Alaska or Bust

I believe I finally understand what that slogan means. I had always thought it was silly when I saw people with that written on their car windows in such modern times, but even in modern times, you can BUST on your way to Alaska.

Whitehorse, Yukon

Our slogan from when we left Watson Lake might have been Whitehorse or Bust! With flat leaf springs we could only hope to make it to the ‘big city’ or capital of the Yukon without any more springs flattening out. We first stopped at an RV repair place and the woman’s expression when she saw the one spring was: “It’s flat as a pancake, eh?” Eh? Yes. They couldn’t work with us so we called a tire place we used last year (Integra Tire) and they recommended “Tamarac Welding and Springs.” Note: I link places just in case you’re the one with the Alaska or Bust slogan and find yourself needing help.

It was difficult find this place as it was only a small quonset set back off the main road. They were very nice and told us we could park on their lot overnight and they would begin the job of replacing all four leaf springs in the morning. They were going to put 6-leaf springs on instead of the 5-leaf ones that just didn’t hold up. They had to fix U-bolts and nuts as well. What we have learned through this experience is multi-faceted. When you are looking for a trailer, fifth-wheel, whatever, the first thing to consider is the frame and the suspension. Dealers and manufacturers love that we look at floorplans and how nice the inside is, but if the rig can’t carry the weight of even an empty trailer, you will find yourself in the same mess that we did. And, we aren’t the only ones we are learning. Manufacturers also build rigs to the basic of all basic specifications. In other words, they build them CHEAP. The nuts they used on the U-bolts holding everything together are tiny – just like they staple things together inside the rig. Yes, they worry about weight, but a heavier bolt or a few more screws will not add that much more weight. The weight specifications are really ridiculous. We have a 42-foot fifth wheel with lots of storage space underneath and cabinets inside, yet the limitations are low when one considers what they will fill these areas with. So, shop and study before you buy. Do NOT ask dealers anything because they have no clue. I asked one dealer at an RV show about their 42-foot fifth wheel, a different manufacturer than ours, about the two axles and the possibility of the exterior cracking. He said ‘that is impossible.’ I walked away laughing because I knew he was either lying or was that ignorant of what driving these trailers on roads can actually do to the suspension, frames and even interiors.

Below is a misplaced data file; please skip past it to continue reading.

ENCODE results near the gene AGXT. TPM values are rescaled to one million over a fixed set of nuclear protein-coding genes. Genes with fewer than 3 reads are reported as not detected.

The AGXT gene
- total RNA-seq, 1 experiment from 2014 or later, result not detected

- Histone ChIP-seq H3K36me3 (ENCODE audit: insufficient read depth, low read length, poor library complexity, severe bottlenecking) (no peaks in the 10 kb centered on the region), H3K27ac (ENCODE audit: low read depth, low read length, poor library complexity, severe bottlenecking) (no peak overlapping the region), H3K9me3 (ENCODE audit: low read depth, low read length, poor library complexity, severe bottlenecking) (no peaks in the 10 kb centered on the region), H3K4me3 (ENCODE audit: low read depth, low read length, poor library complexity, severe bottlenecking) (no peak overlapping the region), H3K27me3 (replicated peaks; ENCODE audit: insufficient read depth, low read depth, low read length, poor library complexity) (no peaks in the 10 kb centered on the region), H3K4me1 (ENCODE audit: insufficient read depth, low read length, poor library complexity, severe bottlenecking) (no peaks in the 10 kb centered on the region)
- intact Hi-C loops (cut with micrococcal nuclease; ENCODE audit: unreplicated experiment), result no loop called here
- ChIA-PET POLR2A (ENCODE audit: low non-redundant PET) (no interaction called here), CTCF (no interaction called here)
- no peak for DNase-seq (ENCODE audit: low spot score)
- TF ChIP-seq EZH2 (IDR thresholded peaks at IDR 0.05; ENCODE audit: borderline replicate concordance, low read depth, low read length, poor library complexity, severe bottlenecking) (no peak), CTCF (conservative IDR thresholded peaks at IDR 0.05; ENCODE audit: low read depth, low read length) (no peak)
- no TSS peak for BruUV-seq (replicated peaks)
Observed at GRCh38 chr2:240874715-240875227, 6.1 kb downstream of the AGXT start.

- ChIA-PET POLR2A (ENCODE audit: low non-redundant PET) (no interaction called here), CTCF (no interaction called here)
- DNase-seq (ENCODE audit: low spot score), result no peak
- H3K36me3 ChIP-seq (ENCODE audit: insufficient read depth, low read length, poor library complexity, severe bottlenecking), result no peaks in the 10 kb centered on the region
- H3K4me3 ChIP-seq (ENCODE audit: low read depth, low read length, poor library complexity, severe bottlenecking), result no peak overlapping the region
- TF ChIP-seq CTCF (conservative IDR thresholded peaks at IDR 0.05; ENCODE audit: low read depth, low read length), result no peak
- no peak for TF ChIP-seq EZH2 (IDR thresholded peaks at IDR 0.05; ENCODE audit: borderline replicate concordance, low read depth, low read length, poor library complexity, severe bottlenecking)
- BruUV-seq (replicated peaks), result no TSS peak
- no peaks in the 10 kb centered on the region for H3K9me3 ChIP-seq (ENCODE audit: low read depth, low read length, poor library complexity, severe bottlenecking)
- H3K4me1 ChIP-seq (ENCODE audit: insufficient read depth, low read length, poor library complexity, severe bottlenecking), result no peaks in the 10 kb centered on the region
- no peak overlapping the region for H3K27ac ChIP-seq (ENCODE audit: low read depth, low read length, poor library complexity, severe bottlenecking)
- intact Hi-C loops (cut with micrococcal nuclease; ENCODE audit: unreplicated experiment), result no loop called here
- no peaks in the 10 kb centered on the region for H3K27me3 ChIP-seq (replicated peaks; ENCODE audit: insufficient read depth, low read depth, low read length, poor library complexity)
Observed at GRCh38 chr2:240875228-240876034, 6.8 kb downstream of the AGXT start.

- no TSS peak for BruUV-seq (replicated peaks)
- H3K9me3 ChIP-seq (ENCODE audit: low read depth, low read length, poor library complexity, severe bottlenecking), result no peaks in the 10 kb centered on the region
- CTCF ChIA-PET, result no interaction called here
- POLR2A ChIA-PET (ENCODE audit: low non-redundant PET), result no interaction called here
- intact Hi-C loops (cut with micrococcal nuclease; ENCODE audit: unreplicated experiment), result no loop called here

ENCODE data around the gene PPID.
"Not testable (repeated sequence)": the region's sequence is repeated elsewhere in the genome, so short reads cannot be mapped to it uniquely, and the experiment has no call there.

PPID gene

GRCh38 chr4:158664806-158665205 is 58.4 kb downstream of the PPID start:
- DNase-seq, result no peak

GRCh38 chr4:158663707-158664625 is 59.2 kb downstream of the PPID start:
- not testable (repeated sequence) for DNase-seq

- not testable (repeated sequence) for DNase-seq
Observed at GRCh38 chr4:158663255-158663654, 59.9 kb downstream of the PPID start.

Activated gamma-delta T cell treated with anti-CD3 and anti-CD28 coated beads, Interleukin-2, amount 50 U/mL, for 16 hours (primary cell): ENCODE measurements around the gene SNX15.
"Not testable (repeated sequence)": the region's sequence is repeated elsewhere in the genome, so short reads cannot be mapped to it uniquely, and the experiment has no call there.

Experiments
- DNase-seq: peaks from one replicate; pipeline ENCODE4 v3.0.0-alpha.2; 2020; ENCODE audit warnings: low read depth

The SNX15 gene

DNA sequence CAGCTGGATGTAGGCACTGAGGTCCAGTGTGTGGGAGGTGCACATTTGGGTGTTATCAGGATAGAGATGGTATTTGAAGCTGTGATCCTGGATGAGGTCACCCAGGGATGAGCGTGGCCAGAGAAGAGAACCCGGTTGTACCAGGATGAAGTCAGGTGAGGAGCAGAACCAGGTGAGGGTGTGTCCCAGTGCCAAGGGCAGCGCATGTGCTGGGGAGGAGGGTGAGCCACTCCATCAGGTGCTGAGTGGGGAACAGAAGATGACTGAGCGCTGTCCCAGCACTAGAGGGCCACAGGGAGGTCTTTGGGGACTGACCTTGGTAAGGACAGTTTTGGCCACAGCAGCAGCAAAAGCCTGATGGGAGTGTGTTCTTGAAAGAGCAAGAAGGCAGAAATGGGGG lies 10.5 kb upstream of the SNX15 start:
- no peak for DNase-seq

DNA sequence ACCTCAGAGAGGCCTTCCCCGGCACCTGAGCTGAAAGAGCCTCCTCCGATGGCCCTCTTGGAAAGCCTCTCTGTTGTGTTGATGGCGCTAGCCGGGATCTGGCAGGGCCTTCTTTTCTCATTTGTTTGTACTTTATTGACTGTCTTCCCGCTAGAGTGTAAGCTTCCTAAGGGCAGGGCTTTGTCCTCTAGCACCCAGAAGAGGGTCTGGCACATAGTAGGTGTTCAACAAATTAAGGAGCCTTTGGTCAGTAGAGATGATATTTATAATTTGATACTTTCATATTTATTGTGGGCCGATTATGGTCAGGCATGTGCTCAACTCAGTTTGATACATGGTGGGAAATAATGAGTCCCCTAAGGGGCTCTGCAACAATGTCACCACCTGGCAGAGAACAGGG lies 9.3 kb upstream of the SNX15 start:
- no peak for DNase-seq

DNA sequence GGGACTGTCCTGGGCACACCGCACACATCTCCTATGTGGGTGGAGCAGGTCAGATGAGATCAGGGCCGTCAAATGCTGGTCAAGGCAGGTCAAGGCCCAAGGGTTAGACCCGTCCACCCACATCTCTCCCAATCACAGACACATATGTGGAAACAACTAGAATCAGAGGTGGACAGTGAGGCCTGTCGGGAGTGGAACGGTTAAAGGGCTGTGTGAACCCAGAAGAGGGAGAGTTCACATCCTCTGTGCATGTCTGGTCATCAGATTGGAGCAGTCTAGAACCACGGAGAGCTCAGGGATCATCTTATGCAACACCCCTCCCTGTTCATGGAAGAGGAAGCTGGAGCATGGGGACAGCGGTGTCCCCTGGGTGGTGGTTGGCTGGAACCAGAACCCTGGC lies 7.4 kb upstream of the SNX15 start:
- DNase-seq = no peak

So, May 7, 2019 we woke up early to be out of our trailer so they would work on our leaf springs. May 7 is also our anniversary – 35 years. We were married in a tiny church in a little place called Salina in Boulder County. We were surrounded by only a few friends and some family. I would never have dreamed on that day that I would ever celebrate my anniversary in the Yukon with a trailer parked in a parking lot.